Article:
Support our mission
 
At Yokota Air Base in western Tokyo, the Tomodachi Lanes bowling alley is open until 11 p.m. Fridays and Saturdays, and at the base theater, first-run films like “Scream” and “Spider-Man: No Way Home,” are playing.
At Yokota Air Base in western Tokyo, the Tomodachi Lanes bowling alley is open until 11 p.m. Fridays and Saturdays, and at the base theater, first-run films like “Scream” and “Spider-Man: No Way Home,” are playing. (Aaron Kidd/Stars and Stripes)

Stars and Stripes is making stories on the coronavirus pandemic available free of charge. See more stories here. Sign up for our daily coronavirus newsletter here. Please support our journalism with a subscription.

TOKYO — Fun hasn’t died just because Japan-based U.S. troops and their families are restricted to their homes and installations for the next 1 ½ weeks.

The golf course and trails at Tama Hills Recreation Area are still open in western Tokyo. Dance lessons are scheduled at Yokosuka Naval Base in Kanagawa prefecture. And it might be a good time to catch up on auto maintenance at the base auto hobby shop.

“You can’t get outside the fence line and to do the types of activities and vacations that we wanted to do,” Brig. Gen. James B. Wellons, deputy commander of U.S. Forces Japan, said during a Facebook livestream Monday. “But we can come together as units; we can come together with our friends who are also isolated here on base.”

The U.S. military population in Japan, which includes more than 50,000 service members, was ordered Monday to stay on their respective bases or in their off-base homes until Jan. 24 to help curb the spread of COVID-19, the coronavirus respiratory disease.

The order arose after the Japanese government drew U.S. authorities’ attention to the spread of COVID-19 cases in communities surrounding U.S. bases on Okinawa and near Hiroshima starting in mid-December.

At Yokota Air Base in western Tokyo, the Tomodachi Lanes bowling alley is open until 11 p.m. Fridays and Saturdays, and at the base theater, first-run films like “Scream” and “Spider-Man: No Way Home,” are playing.
At Yokota Air Base in western Tokyo, the Tomodachi Lanes bowling alley is open until 11 p.m. Fridays and Saturdays, and at the base theater, first-run films like “Scream” and “Spider-Man: No Way Home,” are playing. (Aaron Kidd/Stars and Stripes)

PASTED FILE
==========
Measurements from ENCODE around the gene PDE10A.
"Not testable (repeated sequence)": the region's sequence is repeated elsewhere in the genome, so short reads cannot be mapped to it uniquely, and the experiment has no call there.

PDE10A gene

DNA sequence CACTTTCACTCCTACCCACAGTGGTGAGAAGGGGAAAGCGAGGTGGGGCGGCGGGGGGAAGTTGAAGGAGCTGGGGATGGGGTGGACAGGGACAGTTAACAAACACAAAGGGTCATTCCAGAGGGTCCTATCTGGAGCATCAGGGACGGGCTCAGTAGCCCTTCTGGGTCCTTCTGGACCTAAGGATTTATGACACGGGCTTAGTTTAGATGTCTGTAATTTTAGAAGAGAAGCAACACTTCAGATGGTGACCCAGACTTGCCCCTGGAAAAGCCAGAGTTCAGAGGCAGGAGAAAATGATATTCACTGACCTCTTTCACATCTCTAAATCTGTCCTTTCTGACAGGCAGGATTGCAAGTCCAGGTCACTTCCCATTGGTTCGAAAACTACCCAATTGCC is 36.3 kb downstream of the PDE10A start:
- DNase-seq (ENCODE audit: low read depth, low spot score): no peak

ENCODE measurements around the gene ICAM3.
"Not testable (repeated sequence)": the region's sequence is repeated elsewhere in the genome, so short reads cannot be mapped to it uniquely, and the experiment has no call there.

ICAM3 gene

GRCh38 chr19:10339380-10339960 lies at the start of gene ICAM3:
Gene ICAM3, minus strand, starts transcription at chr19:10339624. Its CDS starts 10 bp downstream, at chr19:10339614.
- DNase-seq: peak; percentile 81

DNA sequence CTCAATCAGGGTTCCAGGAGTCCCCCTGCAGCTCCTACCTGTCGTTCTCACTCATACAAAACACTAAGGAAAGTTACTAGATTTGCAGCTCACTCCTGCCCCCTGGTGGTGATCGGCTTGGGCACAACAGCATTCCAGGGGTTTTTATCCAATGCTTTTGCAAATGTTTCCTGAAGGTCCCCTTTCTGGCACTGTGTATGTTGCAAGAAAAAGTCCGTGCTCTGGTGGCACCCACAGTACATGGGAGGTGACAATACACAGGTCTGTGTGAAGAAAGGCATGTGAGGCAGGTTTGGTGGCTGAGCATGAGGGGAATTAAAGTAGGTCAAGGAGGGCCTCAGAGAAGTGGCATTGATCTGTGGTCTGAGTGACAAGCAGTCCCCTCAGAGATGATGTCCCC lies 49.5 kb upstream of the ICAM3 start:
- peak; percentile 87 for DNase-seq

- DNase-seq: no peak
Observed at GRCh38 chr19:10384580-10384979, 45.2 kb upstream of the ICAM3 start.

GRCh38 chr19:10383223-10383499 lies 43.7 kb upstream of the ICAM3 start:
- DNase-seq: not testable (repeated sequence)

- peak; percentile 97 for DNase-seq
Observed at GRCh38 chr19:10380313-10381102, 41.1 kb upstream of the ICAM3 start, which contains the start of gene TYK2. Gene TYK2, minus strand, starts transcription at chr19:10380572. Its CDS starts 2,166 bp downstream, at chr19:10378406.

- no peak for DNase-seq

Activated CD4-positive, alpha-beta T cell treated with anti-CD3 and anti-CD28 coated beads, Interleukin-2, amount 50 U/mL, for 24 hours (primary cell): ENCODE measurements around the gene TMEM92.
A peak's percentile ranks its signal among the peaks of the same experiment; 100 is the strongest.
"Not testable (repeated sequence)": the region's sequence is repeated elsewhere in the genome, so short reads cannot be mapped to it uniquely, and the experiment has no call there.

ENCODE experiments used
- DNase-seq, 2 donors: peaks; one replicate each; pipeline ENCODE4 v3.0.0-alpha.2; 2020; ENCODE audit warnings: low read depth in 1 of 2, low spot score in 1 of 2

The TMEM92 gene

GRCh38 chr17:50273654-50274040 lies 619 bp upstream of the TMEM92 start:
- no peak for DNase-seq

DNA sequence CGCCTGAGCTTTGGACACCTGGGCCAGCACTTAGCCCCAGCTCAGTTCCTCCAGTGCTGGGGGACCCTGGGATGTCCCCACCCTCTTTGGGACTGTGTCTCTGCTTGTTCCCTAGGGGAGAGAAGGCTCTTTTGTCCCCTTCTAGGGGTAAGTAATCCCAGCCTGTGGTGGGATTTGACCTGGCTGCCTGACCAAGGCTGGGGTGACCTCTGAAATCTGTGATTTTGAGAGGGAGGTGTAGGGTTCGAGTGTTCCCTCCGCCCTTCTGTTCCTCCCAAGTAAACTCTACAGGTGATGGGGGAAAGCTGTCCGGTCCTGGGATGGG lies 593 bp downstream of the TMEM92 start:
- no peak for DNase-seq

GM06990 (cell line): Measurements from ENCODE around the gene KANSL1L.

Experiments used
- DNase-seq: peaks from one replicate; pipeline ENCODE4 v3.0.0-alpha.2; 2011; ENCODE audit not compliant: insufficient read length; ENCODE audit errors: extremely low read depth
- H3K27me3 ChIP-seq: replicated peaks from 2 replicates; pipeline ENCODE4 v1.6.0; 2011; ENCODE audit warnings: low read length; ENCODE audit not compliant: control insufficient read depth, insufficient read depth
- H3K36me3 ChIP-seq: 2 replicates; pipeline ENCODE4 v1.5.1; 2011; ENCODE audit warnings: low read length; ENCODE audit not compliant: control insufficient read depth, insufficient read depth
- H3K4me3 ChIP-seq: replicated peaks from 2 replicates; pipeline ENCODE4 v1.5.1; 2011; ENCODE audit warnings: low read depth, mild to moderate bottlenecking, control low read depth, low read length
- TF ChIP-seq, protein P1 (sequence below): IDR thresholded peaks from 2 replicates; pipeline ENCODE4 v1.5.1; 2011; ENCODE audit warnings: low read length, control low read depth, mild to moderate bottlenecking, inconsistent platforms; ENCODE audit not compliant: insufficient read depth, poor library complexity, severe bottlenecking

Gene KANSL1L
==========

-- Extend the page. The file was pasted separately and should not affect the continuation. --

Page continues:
During the temporary stay-at-home order, U.S. personnel may visit local communities only for essential services like medical appointments or grocery shopping, or for running or biking for exercise if they live off base.

Meanwhile, base commanders are reminding people that they still have opportunities to unwind, though all activities require social distancing and the mandatory use of face masks, according to USFJ orders that also increased the health protection condition to Bravo on Jan. 6. Bravo indicates an increased risk of the virus spreading.

At Yokota Air Base in western Tokyo, the Tomodachi Lanes bowling alley is open until 11 p.m. Friday and Saturday, and at the base theater, first-run films like the latest "Scream" and "Spider-Man: No Way Home," are playing this weekend.

At Yokosuka, a ballroom dance workshop is scheduled 6-8 p.m. Wednesday at the base community center. Beginners can pick up the basic steps for the waltz, tango and foxtrot at $40 per couple, according to base Morale Welfare and Recreation.

On Okinawa, the Kadena Marina restaurant and Okuma Beach, both located outside of the base, are still available for personnel. Okuma Beach offers food, boarding and outdoor activities, including golfing, tennis, snorkeling, diving, wake boarding, jet skiing and kayaking.

“We’re trying to keep services open,” said Brig. Gen. David S. Eaglin, commander of the 18th Wing at Kadena, during a Facebook livestream Monday. “We have resources available to you. The idea is not to stay in your home and suffer through this alone. There are opportunities on the base.”

twitter Email

Stripes in 7



around the web


Sign Up for Daily Headlines

Sign-up to receive a daily email of today’s top military news stories from Stars and Stripes and top news outlets from around the world.

Sign up